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Ohio's Tax Code is in Need of Principled Reform

James Kennedy Nov 02, 2017

For the third year in a row Ohio has ranked 45 in the Tax Foundation’s State Business Tax Climate Index, which ranks all 50 states based on how well they structure their tax system. According to the index, Ohio’s municipal income tax and its commercial activities tax (CAT) have contributed to creating a burdensome tax environment and have continued to weight down Ohio’s rankings.

But could it be as simple as reforming our municipal income tax and eliminating the CAT to improve our ranking? Let’s take a closer look at the Tax Foundation’s index and unpack the data. The Tax Foundation looks at five components – corporate taxes, individual taxes, sales taxes, property taxes, and unemployment insurance taxes – and scores states in each area using a 10-point scale (10 being the best).

Here is where Ohio fell in each area:

Ohio’s overall ranking is largely due to its corporate and individual income tax policies. Ohio gets hit hard for having a CAT which imposes hidden taxes for consumers. While a sales tax applies only to final consumption, a gross receipts tax, or CAT, applies to every stage of the production process, causing tax pyramiding. Basically, it is a tax assessed on a tax.

We also get hit hard in the rankings due to our municipal income tax structure, which in an op-ed in The Columbus Dispatch, Buckeye’s Greg R. Lawson called it, “the absolute worst municipal income tax in the entire nation.” Lawson went on to say, “Only 17 states levy local income taxes and of those, Ohio has the second-highest effective rate, which is layered onto the state income tax.”

The good news is, Ohio can reform its tax system to address these issues and to spur economic development and job growth. And it can do so by following The Buckeye Institute’s principles of sound tax policy, which says tax systems should be pro-growth, simple, transparent, fair and equitable. So how do we put these principles into practice? Here are some areas that Ohio policymakers should consider.

Pro-growth: As our principles state “A good tax plan will reduce tax rates on investment and labor, which are key components for economic prosperity and job creation.” And this is backed up by research by the Organization for Economic Community Development, which found that the worst two taxes for economic growth are a corporate tax and personal income tax.

This finding is backed-up by our analysis of changes to Ohio’s tax policy since 2013, which found that lowering taxes has helped:

  • Make Ohio families wealthier;
  • Created nearly 7,000 more jobs;
  • Raised personal income by $500 million; and
  • Saw Ohio’s employment rates and economy outperform most of its regional competitors.

Simplicity: Complying with the tax code should not be burdensome for Ohioans and simplifying the tax code is crucial for Ohio to experience a boost in economic growth and the removal of wasteful practices. Furthermore, every loophole, tax credit, and deduction creates an unfair special interest tax break that must be paid for by fewer taxpayers.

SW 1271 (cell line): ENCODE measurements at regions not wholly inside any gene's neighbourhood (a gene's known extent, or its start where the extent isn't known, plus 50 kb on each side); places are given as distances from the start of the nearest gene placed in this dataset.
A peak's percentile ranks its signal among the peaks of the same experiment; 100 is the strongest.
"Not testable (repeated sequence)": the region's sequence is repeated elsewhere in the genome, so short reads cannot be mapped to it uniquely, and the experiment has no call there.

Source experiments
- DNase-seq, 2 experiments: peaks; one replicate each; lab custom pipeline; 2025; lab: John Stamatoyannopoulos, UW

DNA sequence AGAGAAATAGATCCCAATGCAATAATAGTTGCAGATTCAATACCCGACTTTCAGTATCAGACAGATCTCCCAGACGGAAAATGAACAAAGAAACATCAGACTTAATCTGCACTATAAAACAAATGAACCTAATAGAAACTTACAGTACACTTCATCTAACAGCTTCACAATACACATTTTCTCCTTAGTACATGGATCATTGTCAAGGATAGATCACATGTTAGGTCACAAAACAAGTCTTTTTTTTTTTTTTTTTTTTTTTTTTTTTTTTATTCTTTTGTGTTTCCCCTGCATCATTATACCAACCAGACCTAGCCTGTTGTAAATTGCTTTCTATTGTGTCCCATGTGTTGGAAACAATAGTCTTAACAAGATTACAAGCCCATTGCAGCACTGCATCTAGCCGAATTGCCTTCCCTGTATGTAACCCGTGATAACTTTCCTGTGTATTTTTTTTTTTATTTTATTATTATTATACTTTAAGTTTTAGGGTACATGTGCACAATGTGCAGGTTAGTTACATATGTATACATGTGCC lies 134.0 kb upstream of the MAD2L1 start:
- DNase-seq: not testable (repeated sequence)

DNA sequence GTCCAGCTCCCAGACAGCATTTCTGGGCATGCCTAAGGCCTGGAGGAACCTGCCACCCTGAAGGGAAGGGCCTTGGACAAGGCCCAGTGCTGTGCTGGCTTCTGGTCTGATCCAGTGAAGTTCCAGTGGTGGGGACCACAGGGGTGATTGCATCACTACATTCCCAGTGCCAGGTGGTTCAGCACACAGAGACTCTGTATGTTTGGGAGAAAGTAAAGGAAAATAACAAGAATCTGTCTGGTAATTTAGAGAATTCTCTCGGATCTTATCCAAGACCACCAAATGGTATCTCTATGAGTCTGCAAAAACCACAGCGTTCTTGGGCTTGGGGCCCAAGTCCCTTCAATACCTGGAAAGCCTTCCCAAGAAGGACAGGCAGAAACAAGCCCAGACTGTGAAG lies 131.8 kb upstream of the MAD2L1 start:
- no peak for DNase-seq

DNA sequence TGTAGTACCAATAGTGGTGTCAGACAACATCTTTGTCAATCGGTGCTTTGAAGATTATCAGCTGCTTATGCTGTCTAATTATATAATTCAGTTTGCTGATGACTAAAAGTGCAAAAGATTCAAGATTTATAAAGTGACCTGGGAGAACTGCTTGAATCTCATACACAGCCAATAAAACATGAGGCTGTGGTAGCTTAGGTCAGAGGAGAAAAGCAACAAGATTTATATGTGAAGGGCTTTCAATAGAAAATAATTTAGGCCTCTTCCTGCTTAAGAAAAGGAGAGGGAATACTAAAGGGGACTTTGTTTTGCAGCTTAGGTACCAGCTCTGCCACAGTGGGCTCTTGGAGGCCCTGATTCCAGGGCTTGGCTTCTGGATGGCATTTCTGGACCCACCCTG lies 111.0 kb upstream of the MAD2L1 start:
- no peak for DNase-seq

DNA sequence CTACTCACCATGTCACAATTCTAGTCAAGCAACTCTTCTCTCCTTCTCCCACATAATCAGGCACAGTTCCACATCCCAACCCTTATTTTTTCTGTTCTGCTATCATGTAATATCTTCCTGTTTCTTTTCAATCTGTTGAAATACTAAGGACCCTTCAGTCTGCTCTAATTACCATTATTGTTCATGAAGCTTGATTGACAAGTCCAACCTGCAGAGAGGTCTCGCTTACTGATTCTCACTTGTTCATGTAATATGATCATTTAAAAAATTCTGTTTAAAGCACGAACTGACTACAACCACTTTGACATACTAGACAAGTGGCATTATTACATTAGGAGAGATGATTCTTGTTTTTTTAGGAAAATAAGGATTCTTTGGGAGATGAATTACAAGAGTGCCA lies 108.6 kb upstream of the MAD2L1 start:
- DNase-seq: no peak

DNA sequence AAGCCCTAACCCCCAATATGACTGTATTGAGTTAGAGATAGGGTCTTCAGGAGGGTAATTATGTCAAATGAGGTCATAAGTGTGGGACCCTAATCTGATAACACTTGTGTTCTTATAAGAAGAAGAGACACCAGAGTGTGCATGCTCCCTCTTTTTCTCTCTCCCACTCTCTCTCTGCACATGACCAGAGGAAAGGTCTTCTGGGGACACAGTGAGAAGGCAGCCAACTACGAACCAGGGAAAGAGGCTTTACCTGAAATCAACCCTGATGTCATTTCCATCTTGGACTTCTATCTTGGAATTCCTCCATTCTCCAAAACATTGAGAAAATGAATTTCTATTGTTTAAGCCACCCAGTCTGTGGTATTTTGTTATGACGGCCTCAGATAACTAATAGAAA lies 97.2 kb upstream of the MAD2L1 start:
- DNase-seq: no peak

It is for this reason that Buckeye had longed called for the creation of a Tax Expenditure Review Committee and why its work is so critical. As our Greg Lawson said, “It is now time for Ohio’s General Assembly to get serious about shutting down tax loopholes and it is critical that they create a tax climate that is positive for job creation and helps hard-working Ohioans.”

Transparency: As we outlined in our principles “Transparency in taxation means that taxpayers should be able to easily gather information about

  • Which taxes they pay (directly and indirectly);
  • Why those taxes are in place, who put them into law;
  • How much revenue those taxes collect and from whom; and
  • How those tax dollars are used.

“Transparency strengthens the ability of taxpayers to hold policymakers accountable for their decisions and affect change when those decisions are harmful.”

Fairness and Equitability: The idea behind this is to have a tax code that treats Ohioans and Ohio businesses fairly and equitability. The tax code should not benefit or punish one group of taxpayers over another, or businesses over individuals. Corporate give a ways, loopholes, and deductions create a discriminatory tax environment and a rigged tax system. These policies also mean that when a deduction is given to one group, another group has to make-up for that lost revenue by paying more.  

Ohio’s tax code currently violates nearly every major principle of good tax policy. However, through the work on the 2020 Tax Commission and the Ohio Tax Expenditure Review Committee, in addition to the work of the General Assembly Ohio has an opportunity to create a tax environment that allows Ohioans to keep more of their own money while getting the state’s economy back on track.

James Kennedy is an intern in The Buckeye Institute’s fall internship program.